5/06/14: The new Made To Break lineup made its debut at The Sugar Maple in Milwaukee, playing two sets and receiving a standing ovation at the conclusion of the concert. There was a nice symmetry to having the gig take place at this venue- this is where the band had its very first show, back in June of 2011 for the third Okka Festival. Nick Macri did a great job, though the first set had better focus by the band as a whole. The second set was too mono-dynamic (loud) and uniformly dense, with too many shifting parts for the music to get a chance to develop internally. I saw Adrienne Pierluissi’s conception for her upcoming “winter poppy series” of paintings, which looked beautiful- pale whites and greens- and a new figurative work of a woman looking out a window, the first straight “portrait” I’ve seen by her in years.
05/07/14: After breakfast with Bruno Johnson and Adrienne, Christof, Tim, and I headed back to Chicago. I felt pretty burned out and tried to sleep twice during the day but my mind kept spinning with ideas regarding the music and Made To Break because the final show with the band until November was going to take place that night at The Hideout in Chicago. I tried my best to get the word out about the concert via posters and social media, and Peter Margasak gave the group a good write up in his Reader blog; the turnout was good but I was hoping for higher numbers for Christof’s last show before heading home to Vienna. After the soundcheck (Ryan Hembrey did a great job working on the sound for both of Christof’s gigs in Chicago), I talked through some details regarding what I wanted to improve upon over the second set performance in Milwaukee, particularly in regards to dynamics and letting musical territories develop organically rather than relying on constant section changes to maintain interest. Unfortunately, everything seemed loud in the first set, with musicians not dropping out or leaving room unless it was scripted into the set list. In retrospect, I realized that I should have gone forward with four rehearsals as originally planned- there was simply too much for Nick (or anyone else, for that matter) to remember after just three meetings with the complete ensemble- it’s not just the written material, it’s the band’s methodology towards improvising, with the pieces and structurally. Between sets I reiterated the points about the utilization of dynamics and space, and those elements were definitely improved during the second half of the concert, but I left stage after the show feeling frustrated at having taken a step backwards in the creative momentum of the group after such a strong and focused opening set in Milwaukee. In many ways MTB’s concert at The Hideout reminded me of the band’s show in New York- all the factors were present to make it a strong concert, and though many of the essential aspects of the music were communicated to the audience (the feedback from listeners between sets and after the show was extremely positive and enthusiastic), it felt like the ensemble was at cross purposes with itself again. The way I’ve chosen to design and organize the structural elements of the music for Made To Break really prevents me from “taking over” once a performance starts. When it works, the aesthetics and architecture create electrifying music to play and listen to, full of surprise and edge, but when it fails its feels like a ship with four rudders, spinning around itself. Luckily, with three quarters of the band located in Chicago, I can rehearse material, write additional compositions, and develop the music with Tim, Nick, and I while we’re in town. Then we can add Christof to the process when the ensemble gets together in Europe this autumn. I know in advance that we’ll definitely be much further prepared for the tour and recording that we have in front of us this November.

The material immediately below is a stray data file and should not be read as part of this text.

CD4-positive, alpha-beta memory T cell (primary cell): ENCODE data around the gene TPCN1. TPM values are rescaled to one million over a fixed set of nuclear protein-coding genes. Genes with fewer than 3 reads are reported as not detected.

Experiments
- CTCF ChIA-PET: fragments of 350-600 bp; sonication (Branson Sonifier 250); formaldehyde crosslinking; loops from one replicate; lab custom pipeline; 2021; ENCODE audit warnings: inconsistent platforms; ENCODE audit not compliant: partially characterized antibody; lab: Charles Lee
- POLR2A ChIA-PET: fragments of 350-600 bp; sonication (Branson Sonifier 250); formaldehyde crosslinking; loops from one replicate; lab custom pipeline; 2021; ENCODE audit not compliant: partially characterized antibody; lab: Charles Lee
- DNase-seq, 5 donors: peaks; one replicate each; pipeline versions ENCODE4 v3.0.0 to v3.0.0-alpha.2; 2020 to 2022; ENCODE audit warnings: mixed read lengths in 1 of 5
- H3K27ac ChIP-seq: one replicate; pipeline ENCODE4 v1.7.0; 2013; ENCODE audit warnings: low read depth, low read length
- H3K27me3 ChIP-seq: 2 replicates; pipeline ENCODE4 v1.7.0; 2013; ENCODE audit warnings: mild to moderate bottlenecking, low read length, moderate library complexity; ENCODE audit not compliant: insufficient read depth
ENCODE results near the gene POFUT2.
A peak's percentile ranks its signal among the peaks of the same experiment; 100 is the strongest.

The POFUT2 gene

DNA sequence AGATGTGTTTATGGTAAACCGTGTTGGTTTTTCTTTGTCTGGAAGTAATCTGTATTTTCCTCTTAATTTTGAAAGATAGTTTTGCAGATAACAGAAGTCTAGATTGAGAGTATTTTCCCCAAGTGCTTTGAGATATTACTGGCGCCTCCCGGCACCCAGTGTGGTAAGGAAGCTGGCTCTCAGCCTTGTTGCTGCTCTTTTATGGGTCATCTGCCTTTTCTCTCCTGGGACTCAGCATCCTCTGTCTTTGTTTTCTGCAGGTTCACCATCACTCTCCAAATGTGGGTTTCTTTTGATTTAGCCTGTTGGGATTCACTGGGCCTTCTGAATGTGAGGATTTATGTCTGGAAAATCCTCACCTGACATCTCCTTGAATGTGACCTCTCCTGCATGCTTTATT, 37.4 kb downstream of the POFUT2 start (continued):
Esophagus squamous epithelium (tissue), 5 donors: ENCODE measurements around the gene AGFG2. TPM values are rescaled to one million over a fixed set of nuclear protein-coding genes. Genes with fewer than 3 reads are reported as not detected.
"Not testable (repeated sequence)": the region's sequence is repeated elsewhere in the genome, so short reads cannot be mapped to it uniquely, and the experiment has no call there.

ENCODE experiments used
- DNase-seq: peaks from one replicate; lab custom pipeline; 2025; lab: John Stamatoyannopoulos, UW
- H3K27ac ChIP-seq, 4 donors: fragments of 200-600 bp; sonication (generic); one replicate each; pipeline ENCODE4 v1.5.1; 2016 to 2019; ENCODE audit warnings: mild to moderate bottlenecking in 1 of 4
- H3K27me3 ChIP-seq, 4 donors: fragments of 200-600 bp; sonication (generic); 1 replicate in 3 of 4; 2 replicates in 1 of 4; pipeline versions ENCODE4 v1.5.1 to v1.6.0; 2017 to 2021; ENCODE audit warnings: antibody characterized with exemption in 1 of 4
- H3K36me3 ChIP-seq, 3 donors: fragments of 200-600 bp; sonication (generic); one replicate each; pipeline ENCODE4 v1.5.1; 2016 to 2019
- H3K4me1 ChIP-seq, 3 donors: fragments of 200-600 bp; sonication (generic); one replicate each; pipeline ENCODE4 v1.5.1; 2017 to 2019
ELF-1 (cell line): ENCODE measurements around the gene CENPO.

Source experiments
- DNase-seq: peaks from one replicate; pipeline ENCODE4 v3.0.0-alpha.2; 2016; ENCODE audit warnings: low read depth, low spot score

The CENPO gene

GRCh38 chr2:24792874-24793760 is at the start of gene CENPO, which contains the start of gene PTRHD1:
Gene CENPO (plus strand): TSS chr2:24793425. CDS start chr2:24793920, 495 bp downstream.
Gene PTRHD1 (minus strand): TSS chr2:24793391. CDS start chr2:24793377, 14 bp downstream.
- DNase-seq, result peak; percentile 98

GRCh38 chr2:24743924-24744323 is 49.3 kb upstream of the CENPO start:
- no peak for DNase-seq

Ken Vandermark solo
Artdepot, Innsbruck, Austria, March 7, 2014, set 1:
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